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I spend the vast majority of my time on my own, there's the occasional free-spirited woman with whom I hook up for a bit, but on the whole there's just me. Which I like; I wouldn't do it otherwise. And the thing I've noticed about women is that they don't fart, apart from the Australian ones of course, but even Aussie women don't fart like Sean does in the bush.

Of course Sean and I didn't have a “thing” together – there were no intimate campside moments or long meaningful looks over sandfly tea; instead we did man-stuff. You know that male-bonding flyfishing thing that we all enjoy so much. We shared big fish and even bigger fish losses. We were adventurers, hardened souls in search of the big fish experience.

And together we roamed New Zealand in search of six (and twelve) pound trout. This six pound trout thing was becoming a bit of a problem – for Sean – and so we raised the stakes to twelve pounds and Sean promptly caught more six pounders that he could wave his bendy stick at. Or something like that. He did at least catch one and came pretty close to a double figure but struck about three years too early. And why not, I say? If you're going to strike early, do it like you mean it.

There is a place here in NZ, a secret place of mine, which I think may be the most beautiful place on Earth. I'm not even going to describe it, because one of its attractions is its solitude, and I've learnt my lesson when it comes to my secret spots. As well as being perhaps the most beautiful place on Earth it is also quite possibly the best trout fishing in the Universe. Not the biggest trout, nor even the largest average size – the average size is around six pounds and I can think of quite a few headwaters where you could almost double this figure – it's the style of fishing, sight fishing with dry fly, nymph and Terminator, coupled with the most incredible fights that make this place truly unique.

But like I say, where it's at is a secret.

Sean got blisters here. And sandfly bites. We lived on dried food and Sean farted a lot. It's just one thing after another in the backcountry.

And it's one thing after another in the Red Herring too. We're on our way – travelling very fast (Sean's driving) – up to Picton so we can spend our last night together fishing another secret spot of mine, for some sea trout, before Sean catches the Ferry over to the North Island.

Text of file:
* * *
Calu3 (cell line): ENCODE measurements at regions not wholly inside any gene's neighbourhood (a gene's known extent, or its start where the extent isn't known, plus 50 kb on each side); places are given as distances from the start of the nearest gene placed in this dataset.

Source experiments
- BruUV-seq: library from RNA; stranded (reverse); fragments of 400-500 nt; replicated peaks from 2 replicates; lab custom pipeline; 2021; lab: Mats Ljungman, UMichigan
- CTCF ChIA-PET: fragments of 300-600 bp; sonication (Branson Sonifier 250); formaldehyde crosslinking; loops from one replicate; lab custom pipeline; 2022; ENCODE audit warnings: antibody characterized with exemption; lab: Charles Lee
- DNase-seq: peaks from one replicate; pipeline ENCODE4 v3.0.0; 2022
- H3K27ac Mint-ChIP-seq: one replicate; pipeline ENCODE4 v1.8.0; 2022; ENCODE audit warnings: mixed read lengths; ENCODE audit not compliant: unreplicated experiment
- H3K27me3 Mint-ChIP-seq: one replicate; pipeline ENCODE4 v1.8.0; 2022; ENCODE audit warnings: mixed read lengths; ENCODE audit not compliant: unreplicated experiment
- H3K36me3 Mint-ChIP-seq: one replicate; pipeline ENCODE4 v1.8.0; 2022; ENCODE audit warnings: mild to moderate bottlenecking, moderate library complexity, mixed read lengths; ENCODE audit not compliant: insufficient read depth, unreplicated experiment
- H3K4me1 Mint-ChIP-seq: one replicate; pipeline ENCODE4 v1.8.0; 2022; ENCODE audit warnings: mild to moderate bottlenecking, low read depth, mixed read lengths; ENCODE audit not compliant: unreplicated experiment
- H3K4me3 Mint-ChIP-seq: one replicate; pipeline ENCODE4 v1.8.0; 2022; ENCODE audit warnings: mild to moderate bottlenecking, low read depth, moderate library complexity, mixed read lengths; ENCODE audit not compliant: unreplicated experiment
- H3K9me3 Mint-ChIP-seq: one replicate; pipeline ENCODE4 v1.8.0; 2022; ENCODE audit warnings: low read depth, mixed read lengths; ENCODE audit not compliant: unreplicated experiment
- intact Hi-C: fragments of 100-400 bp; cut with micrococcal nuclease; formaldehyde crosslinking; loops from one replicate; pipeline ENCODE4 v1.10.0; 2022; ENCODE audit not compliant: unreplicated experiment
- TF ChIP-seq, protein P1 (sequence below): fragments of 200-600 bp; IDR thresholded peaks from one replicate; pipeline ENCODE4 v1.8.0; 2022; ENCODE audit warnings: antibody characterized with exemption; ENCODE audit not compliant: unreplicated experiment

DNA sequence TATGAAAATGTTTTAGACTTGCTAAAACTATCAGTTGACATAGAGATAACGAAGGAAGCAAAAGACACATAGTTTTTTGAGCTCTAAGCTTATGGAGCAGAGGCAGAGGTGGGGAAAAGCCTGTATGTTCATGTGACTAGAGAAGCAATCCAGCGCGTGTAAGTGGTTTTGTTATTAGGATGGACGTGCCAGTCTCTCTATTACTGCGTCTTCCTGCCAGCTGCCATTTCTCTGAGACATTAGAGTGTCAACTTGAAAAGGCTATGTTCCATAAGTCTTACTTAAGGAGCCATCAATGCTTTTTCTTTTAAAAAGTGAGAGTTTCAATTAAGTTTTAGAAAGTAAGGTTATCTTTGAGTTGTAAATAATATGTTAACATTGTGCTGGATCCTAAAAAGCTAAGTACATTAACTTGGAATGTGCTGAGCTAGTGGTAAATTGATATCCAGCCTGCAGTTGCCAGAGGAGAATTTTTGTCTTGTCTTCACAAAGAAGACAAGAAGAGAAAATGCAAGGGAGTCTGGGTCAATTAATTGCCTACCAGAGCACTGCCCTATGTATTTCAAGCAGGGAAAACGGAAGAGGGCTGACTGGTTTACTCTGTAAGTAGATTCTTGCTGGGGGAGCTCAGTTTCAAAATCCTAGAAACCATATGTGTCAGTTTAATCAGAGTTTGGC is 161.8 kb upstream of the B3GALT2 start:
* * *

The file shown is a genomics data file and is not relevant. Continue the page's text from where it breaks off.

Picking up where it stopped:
Here Sean will be meeting with our friend (and manager), Lisa, in Turangi, who will have arrived by then and is over for three weeks of fishing and sightseeing. Fishing mainly, if I have anything to do with it, and I will. Lisa's largest fish so far has been a four inch Lolita. So there's plenty of opportunity to expand on this.

I can't begin to tell you how great it is to be fishing all the time again. My personal contribution to Sexyloops will begin to reflect this. I've worked – I consider Sexyloops to be work by the way (not many do, but I've got to have something) – pretty hard for the last five years and most of that work has revolved around flycasting, which has been interesting, and I really notice it when I go after a fish, but it's only interesting for so long and the priorities have now shifted. Although I think you may have already realised this :-)

Sean said: “I really fucking hate sandflies.”
“But Sean, they really like you.”
“Look at my left leg; it's all swollen up and looks like a giant red sausage!”
“I'd rather not, thank you.”
“And what's the point of them? They just bite me, that's all they ever do, and they never seem to do anything useful. I mean you don't do anything useful either, but at least you're not biting me.”
“Don't think I haven't thought about it, Sean.”
“Are they biting you too?”
“No, I find that after a while, if I don't kill them, they stop biting me.”
"You're kidding right?"
"Not a bit of it; they're only biting you because you believe they're biting you. For me they don't even exist. In fact they're all your sandflies."
"You know Paul, no one actually likes you."
"Look! Not one bite!"

I'll have more to write about Sean, once he's gone...

Paul :-)

Essential Bush Skills

The start of any flytying good flytying sequence involves squirting The Light of Apgai on your polyprops
Both alarm and curiousity set in when the polyprops start melting
Putting the lid back on the jar to stop *that* happening again
The flytying proper is underway
Notice the composure, that's true class that is
A difficult bit, you can tell that from the vacant expression
Essential bush skills: the third hand
Notice my hat here, it's quite daring
Snip, snip
I'm not quite sure what I'm doing here, but it's cool
Trimming an oversize hackle that appears to have become trapped in the whip finnish manoevre
Delicate precision work, the hallmark of any good flytyer
A sexy catch...

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